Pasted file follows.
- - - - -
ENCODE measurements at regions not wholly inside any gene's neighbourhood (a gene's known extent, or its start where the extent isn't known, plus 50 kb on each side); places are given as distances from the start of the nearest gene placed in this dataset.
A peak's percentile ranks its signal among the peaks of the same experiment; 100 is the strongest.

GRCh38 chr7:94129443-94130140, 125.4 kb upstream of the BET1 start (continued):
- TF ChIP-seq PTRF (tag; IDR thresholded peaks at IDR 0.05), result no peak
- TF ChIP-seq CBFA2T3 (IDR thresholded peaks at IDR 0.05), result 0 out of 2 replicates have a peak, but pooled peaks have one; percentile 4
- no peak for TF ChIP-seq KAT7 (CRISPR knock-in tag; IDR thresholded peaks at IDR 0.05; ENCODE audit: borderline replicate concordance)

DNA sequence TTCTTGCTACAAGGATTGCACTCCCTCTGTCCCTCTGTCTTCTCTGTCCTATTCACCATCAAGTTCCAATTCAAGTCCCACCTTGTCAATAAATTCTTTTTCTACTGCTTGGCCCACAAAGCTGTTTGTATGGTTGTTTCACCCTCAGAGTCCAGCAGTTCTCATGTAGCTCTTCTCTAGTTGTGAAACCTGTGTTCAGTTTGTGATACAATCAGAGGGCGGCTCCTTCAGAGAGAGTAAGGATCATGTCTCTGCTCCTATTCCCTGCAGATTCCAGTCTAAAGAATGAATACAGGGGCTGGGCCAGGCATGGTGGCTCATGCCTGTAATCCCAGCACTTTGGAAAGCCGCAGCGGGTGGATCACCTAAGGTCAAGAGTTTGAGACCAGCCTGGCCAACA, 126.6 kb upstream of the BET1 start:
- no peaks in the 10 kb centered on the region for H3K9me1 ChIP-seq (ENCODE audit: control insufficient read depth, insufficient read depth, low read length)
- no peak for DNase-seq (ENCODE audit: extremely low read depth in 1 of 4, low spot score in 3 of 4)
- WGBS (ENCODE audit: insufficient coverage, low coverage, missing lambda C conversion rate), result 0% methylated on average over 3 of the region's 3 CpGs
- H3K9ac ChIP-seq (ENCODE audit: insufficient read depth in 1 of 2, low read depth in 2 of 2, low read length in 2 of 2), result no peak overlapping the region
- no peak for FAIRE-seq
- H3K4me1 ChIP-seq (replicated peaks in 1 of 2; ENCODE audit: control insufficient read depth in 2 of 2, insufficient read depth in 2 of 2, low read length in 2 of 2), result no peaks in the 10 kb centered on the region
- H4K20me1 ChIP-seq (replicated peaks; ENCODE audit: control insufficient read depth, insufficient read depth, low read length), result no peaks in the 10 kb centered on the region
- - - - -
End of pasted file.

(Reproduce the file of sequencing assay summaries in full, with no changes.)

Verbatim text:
ENCODE measurements at regions not wholly inside any gene's neighbourhood (a gene's known extent, or its start where the extent isn't known, plus 50 kb on each side); places are given as distances from the start of the nearest gene placed in this dataset.
A peak's percentile ranks its signal among the peaks of the same experiment; 100 is the strongest.

GRCh38 chr7:94129443-94130140, 125.4 kb upstream of the BET1 start (continued):
- TF ChIP-seq PTRF (tag; IDR thresholded peaks at IDR 0.05), result no peak
- TF ChIP-seq CBFA2T3 (IDR thresholded peaks at IDR 0.05), result 0 out of 2 replicates have a peak, but pooled peaks have one; percentile 4
- no peak for TF ChIP-seq KAT7 (CRISPR knock-in tag; IDR thresholded peaks at IDR 0.05; ENCODE audit: borderline replicate concordance)

DNA sequence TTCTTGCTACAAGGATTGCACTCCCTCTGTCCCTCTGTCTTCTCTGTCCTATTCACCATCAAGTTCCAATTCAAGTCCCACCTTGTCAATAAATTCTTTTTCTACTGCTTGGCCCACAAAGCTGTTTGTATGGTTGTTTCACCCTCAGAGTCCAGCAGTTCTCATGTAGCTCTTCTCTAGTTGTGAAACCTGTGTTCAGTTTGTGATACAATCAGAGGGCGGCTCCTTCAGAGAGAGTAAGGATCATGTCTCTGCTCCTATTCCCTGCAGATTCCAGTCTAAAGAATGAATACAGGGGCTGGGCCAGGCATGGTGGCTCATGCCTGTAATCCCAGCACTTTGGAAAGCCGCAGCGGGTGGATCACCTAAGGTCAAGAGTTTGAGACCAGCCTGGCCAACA, 126.6 kb upstream of the BET1 start:
- no peaks in the 10 kb centered on the region for H3K9me1 ChIP-seq (ENCODE audit: control insufficient read depth, insufficient read depth, low read length)
- no peak for DNase-seq (ENCODE audit: extremely low read depth in 1 of 4, low spot score in 3 of 4)
- WGBS (ENCODE audit: insufficient coverage, low coverage, missing lambda C conversion rate), result 0% methylated on average over 3 of the region's 3 CpGs
- H3K9ac ChIP-seq (ENCODE audit: insufficient read depth in 1 of 2, low read depth in 2 of 2, low read length in 2 of 2), result no peak overlapping the region
- no peak for FAIRE-seq
- H3K4me1 ChIP-seq (replicated peaks in 1 of 2; ENCODE audit: control insufficient read depth in 2 of 2, insufficient read depth in 2 of 2, low read length in 2 of 2), result no peaks in the 10 kb centered on the region
- H4K20me1 ChIP-seq (replicated peaks; ENCODE audit: control insufficient read depth, insufficient read depth, low read length), result no peaks in the 10 kb centered on the region